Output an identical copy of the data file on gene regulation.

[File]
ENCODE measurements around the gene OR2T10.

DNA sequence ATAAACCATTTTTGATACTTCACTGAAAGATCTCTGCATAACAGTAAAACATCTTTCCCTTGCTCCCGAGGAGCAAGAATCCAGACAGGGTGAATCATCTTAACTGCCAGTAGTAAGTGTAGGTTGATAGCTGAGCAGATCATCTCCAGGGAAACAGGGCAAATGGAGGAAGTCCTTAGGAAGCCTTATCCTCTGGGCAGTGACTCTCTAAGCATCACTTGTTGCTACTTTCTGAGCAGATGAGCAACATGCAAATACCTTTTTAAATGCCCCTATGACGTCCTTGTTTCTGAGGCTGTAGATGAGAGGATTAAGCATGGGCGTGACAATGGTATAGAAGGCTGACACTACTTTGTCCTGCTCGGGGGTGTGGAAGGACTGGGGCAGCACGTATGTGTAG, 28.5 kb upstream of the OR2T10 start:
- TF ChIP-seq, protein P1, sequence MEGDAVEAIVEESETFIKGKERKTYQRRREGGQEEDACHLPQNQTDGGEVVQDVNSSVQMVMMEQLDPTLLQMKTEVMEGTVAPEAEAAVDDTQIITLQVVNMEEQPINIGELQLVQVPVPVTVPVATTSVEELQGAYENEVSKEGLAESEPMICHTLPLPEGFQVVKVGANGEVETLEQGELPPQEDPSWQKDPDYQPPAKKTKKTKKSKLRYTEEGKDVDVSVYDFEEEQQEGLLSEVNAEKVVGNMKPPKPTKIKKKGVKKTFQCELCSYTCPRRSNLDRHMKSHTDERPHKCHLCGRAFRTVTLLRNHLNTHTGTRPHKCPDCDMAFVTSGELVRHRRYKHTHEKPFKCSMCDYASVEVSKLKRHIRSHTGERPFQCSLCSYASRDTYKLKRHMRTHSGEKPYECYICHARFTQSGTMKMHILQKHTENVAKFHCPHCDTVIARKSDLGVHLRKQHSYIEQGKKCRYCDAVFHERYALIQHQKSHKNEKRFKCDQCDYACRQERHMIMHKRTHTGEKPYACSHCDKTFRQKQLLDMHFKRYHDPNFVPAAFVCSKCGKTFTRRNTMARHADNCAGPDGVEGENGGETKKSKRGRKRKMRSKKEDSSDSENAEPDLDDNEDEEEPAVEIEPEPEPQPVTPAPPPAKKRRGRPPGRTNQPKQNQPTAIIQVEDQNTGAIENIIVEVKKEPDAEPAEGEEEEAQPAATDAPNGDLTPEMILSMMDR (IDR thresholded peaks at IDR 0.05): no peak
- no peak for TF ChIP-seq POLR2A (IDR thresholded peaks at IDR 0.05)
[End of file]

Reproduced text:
ENCODE measurements around the gene OR2T10.

DNA sequence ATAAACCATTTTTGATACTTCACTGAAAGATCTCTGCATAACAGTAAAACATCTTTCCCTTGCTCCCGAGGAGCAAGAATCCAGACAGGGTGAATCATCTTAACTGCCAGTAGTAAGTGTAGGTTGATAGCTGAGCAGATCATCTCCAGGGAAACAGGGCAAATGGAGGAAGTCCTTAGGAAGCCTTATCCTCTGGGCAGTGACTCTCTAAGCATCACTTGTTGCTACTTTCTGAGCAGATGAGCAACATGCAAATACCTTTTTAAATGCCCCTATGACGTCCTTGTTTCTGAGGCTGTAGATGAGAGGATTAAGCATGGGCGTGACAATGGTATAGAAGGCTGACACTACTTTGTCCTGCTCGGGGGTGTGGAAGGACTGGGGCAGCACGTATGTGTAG, 28.5 kb upstream of the OR2T10 start:
- TF ChIP-seq, protein P1, sequence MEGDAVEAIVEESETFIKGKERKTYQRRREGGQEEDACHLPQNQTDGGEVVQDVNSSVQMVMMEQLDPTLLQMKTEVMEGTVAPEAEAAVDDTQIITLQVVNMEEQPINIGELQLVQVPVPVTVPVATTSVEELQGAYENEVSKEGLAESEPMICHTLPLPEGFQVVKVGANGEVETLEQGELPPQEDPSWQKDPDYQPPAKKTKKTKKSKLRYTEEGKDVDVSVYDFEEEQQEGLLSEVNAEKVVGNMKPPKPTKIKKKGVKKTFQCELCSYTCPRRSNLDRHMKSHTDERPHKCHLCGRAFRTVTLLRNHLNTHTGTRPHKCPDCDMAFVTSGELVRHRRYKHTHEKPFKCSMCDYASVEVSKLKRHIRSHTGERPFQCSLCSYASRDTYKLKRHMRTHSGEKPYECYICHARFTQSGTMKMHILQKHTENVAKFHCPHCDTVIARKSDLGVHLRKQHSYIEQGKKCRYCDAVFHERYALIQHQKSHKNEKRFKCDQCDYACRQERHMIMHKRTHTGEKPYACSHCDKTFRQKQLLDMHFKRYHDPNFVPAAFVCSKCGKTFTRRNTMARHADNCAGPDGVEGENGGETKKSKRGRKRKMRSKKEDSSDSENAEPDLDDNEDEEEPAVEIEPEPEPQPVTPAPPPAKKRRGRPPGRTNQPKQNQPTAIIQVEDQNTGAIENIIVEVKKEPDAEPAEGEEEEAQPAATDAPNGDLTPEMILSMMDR (IDR thresholded peaks at IDR 0.05): no peak
- no peak for TF ChIP-seq POLR2A (IDR thresholded peaks at IDR 0.05)